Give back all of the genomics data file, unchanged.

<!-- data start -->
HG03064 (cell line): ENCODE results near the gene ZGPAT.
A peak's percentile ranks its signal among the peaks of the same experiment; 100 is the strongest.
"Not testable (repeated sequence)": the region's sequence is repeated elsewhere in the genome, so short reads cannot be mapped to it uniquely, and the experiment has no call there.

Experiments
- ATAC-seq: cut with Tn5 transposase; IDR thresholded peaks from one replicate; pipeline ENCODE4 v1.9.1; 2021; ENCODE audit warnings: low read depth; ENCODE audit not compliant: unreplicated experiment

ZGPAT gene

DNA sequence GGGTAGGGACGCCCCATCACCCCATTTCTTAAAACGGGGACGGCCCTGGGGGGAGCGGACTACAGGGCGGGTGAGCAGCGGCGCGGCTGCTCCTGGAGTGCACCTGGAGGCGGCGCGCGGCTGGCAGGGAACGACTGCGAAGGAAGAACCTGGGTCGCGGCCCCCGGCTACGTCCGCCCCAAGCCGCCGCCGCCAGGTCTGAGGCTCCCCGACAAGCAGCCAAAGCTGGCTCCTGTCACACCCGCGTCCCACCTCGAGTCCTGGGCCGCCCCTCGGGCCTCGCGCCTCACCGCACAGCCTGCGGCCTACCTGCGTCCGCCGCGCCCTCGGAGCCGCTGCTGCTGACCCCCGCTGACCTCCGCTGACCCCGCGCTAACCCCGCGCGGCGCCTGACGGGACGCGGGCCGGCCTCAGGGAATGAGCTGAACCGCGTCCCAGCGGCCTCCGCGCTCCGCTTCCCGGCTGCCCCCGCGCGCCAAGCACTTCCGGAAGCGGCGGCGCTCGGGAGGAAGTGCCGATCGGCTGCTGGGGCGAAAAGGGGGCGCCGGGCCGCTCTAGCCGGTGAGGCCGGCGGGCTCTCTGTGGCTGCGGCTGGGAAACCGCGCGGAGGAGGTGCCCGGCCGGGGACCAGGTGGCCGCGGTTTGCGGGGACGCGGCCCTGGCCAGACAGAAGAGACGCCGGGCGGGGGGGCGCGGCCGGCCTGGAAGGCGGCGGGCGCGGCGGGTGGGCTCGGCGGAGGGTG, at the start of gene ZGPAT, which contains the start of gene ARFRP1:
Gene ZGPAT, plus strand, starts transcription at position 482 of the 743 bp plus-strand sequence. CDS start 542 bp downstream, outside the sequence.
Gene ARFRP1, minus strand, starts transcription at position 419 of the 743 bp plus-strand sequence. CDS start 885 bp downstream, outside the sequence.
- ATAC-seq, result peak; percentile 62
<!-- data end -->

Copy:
HG03064 (cell line): ENCODE results near the gene ZGPAT.
A peak's percentile ranks its signal among the peaks of the same experiment; 100 is the strongest.
"Not testable (repeated sequence)": the region's sequence is repeated elsewhere in the genome, so short reads cannot be mapped to it uniquely, and the experiment has no call there.

Experiments
- ATAC-seq: cut with Tn5 transposase; IDR thresholded peaks from one replicate; pipeline ENCODE4 v1.9.1; 2021; ENCODE audit warnings: low read depth; ENCODE audit not compliant: unreplicated experiment

ZGPAT gene

DNA sequence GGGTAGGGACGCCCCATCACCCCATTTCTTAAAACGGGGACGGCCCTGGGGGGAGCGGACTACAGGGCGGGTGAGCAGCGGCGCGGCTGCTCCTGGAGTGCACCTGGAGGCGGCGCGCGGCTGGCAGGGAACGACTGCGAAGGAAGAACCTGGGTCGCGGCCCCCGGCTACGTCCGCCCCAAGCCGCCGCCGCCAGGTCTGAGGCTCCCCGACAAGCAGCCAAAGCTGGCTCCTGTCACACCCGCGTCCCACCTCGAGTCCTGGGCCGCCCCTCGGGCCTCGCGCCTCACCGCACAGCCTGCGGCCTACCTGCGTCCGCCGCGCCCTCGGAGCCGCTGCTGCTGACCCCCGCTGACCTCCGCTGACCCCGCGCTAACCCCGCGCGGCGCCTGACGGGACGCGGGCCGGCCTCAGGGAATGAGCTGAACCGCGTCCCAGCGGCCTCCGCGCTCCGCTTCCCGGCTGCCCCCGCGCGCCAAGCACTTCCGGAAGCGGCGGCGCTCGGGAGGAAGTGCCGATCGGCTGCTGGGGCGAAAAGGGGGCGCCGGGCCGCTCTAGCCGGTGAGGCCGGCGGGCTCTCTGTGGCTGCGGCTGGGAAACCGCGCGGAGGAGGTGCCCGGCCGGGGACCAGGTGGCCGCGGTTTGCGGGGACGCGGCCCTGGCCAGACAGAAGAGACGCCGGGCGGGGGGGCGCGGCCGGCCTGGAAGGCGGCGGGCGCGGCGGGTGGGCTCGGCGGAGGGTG, at the start of gene ZGPAT, which contains the start of gene ARFRP1:
Gene ZGPAT, plus strand, starts transcription at position 482 of the 743 bp plus-strand sequence. CDS start 542 bp downstream, outside the sequence.
Gene ARFRP1, minus strand, starts transcription at position 419 of the 743 bp plus-strand sequence. CDS start 885 bp downstream, outside the sequence.
- ATAC-seq, result peak; percentile 62